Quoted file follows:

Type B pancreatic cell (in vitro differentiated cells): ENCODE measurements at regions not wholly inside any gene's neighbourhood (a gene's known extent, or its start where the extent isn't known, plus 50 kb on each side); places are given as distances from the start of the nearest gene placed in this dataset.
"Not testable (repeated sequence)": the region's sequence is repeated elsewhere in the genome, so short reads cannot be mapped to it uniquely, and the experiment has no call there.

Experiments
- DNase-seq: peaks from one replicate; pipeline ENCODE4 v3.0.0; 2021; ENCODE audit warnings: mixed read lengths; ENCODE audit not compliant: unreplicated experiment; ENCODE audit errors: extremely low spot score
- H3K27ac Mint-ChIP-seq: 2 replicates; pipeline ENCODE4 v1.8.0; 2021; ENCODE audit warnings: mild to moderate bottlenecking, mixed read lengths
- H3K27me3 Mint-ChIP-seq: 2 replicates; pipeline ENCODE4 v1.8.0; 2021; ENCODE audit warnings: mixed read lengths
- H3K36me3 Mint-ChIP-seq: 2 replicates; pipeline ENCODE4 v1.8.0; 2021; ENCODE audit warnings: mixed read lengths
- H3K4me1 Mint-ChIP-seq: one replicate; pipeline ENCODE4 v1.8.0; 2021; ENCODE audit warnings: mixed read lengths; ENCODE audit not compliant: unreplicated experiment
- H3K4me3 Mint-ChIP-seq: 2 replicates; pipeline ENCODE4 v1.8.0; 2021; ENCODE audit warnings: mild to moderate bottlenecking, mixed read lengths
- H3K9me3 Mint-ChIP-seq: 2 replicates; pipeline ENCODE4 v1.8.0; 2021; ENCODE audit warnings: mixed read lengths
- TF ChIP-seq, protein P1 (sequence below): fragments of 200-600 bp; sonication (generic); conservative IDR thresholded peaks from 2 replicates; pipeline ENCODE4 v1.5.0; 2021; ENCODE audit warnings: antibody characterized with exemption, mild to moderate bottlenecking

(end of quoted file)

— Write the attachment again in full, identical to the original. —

Type B pancreatic cell (in vitro differentiated cells): ENCODE measurements at regions not wholly inside any gene's neighbourhood (a gene's known extent, or its start where the extent isn't known, plus 50 kb on each side); places are given as distances from the start of the nearest gene placed in this dataset.
"Not testable (repeated sequence)": the region's sequence is repeated elsewhere in the genome, so short reads cannot be mapped to it uniquely, and the experiment has no call there.

Experiments
- DNase-seq: peaks from one replicate; pipeline ENCODE4 v3.0.0; 2021; ENCODE audit warnings: mixed read lengths; ENCODE audit not compliant: unreplicated experiment; ENCODE audit errors: extremely low spot score
- H3K27ac Mint-ChIP-seq: 2 replicates; pipeline ENCODE4 v1.8.0; 2021; ENCODE audit warnings: mild to moderate bottlenecking, mixed read lengths
- H3K27me3 Mint-ChIP-seq: 2 replicates; pipeline ENCODE4 v1.8.0; 2021; ENCODE audit warnings: mixed read lengths
- H3K36me3 Mint-ChIP-seq: 2 replicates; pipeline ENCODE4 v1.8.0; 2021; ENCODE audit warnings: mixed read lengths
- H3K4me1 Mint-ChIP-seq: one replicate; pipeline ENCODE4 v1.8.0; 2021; ENCODE audit warnings: mixed read lengths; ENCODE audit not compliant: unreplicated experiment
- H3K4me3 Mint-ChIP-seq: 2 replicates; pipeline ENCODE4 v1.8.0; 2021; ENCODE audit warnings: mild to moderate bottlenecking, mixed read lengths
- H3K9me3 Mint-ChIP-seq: 2 replicates; pipeline ENCODE4 v1.8.0; 2021; ENCODE audit warnings: mixed read lengths
- TF ChIP-seq, protein P1 (sequence below): fragments of 200-600 bp; sonication (generic); conservative IDR thresholded peaks from 2 replicates; pipeline ENCODE4 v1.5.0; 2021; ENCODE audit warnings: antibody characterized with exemption, mild to moderate bottlenecking